An 11-year veteran of the Toronto Police Service is dead after being struck by a snowplow Wednesday morning during a dramatic police chase.
Speaking to reporters at St. Michael’s Hospital, Chief Bill Blair said the fallen officer is Sergeant Ryan Russell, 35, who worked out of 52 Division.
“This is a very tragic day for the city of Toronto and the Toronto Police Service,” Chief Blair said. “He was a fine police officer and a great servant to the people of Toronto. He was out doing his job in the early morning hours … He put his life on the line and tragically has lost his life doing his job.
“This is the worst of days for the Toronto Police Service.”
Mayor Rob Ford also extended his condolences to Sgt. Russell’s family in a statement on Wednesday afternoon.
The Mayor looked visibly shaken as he delivered the statement, in the Mayor’s Protocol Loungel
“This is a very, very sad day for all of us. On behalf of all the members of city council, every resident of Toronto, I want to extend my deepest sympathy to the family of Sergeant Ryan Russell and his colleagues at 52 Division and throughout the Toronto Police Service. Sgt. Russell, an 11-year veteran of the Toronto Police Service, died this morning while on duty acting to protect the people of this great city. His bravery and service to the city of Toronto will never be forgotten. As I’ve always said, Toronto has the best police service in the world. Sgt. Russell is a shining example of the men and women of our police service who put their lives on the line every day to protect us. They, along with fire and emergency medical workers, do their jobs honourably every day and earn the respect and appreciation from all us. Again, to the family and colleagues of Sgt. Russell, our thoughts and our prayers are with you.”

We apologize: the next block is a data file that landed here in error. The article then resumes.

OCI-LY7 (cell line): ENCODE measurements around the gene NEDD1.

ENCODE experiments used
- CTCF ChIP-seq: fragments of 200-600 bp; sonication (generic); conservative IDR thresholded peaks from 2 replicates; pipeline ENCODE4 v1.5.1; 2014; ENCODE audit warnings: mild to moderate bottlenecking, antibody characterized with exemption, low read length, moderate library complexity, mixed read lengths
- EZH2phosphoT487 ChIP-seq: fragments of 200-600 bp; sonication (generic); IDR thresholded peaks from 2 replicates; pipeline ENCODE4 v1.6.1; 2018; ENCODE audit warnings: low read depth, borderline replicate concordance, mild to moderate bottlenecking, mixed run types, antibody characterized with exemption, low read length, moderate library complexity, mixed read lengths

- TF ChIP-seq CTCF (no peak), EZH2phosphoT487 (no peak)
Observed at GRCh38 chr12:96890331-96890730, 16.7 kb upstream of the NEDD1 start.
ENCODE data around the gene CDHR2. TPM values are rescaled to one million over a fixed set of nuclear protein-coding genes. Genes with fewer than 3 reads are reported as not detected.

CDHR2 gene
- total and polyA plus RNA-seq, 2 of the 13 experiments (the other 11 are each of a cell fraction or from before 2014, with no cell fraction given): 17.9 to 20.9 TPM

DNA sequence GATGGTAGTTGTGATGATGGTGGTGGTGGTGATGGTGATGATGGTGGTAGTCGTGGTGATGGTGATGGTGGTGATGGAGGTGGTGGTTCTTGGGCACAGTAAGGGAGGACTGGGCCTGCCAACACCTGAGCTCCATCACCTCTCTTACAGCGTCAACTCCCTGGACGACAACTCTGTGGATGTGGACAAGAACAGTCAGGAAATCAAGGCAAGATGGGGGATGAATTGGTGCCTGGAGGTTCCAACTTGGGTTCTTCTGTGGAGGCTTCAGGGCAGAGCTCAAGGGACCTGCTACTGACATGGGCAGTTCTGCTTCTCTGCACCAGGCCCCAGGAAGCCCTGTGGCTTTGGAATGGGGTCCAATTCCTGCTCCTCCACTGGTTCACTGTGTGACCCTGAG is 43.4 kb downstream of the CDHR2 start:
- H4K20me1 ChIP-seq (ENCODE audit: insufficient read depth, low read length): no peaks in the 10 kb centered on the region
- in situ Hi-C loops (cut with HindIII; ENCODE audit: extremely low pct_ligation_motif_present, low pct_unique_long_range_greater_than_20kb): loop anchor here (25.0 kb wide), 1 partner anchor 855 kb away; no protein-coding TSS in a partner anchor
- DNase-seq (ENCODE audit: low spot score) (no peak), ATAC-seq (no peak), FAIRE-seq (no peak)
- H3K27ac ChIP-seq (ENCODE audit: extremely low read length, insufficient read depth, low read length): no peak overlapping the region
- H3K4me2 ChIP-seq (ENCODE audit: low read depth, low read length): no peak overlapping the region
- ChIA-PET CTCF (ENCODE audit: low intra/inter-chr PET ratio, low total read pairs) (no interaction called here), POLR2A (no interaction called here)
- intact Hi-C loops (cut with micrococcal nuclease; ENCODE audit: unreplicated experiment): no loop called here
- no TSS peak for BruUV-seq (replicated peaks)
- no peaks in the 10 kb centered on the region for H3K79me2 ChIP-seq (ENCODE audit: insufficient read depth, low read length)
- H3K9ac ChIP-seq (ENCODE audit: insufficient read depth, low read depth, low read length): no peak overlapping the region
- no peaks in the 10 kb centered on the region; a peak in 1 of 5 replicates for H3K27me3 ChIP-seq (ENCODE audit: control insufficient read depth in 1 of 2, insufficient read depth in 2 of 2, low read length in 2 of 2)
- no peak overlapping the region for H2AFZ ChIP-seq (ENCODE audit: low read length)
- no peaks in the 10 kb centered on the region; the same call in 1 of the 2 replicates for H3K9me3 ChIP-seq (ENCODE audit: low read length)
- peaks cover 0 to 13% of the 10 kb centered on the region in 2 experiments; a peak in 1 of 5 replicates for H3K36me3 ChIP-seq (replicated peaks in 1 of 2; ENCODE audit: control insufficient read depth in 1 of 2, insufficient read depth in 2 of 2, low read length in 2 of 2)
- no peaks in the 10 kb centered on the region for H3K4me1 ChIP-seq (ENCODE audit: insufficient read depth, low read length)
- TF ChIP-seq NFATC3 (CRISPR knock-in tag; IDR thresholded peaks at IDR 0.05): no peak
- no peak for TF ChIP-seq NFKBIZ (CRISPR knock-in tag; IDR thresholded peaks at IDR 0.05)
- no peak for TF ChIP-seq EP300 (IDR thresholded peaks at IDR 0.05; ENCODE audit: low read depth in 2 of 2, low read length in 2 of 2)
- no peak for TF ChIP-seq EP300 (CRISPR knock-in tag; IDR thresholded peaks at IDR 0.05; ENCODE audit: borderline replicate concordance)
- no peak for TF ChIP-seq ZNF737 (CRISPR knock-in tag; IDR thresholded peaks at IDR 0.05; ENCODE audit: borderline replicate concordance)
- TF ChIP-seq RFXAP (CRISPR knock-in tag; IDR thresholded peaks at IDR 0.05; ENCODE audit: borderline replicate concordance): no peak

Sgt. Russell, who previously served on the Toronto Guns and Gangs Task Force and who came from a policing family, was married and had a young son, said the Chief. Sgt. Russell is the first Toronto Police officer to be killed in the line of duty since 2002.
The chase that resulted in Sgt. Russell’s death began around 5:30 a.m. Wednesday after police received a call about a stolen snowplow. The plow was stolen while it was parked near Parliament and Dundas Streets, prompting a pursuit through the downtown core that ended shortly after 7 a.m. near the intersection of Keele and Annette Streets.
But it was at the intersection of Avenue and Davenport Roads that Sgt. Russell was struck by the plow while attempting to stop it. According to reports, the officer fired as many as three times at the plow before being struck.
Photographs taken at the scene show paramedics performing CPR on the injured officer.
EMS Deputy Commander Dave Viljakainen said the officer had no vital signs when paramedics arrived. Another officer was treated for a minor hand injury.
Police continued to follow the plow, eventually taking the driver down near Annette and Keele, where they fired on the suspect, wounding him. The suspect was taken by ambulance to St. Michael’s Hospital.
Julian Hamilton, 17, who lives at Keele and Humberside and whose bedroom overlooks Keele, said he heard two or three shots at around 7:40 a.m.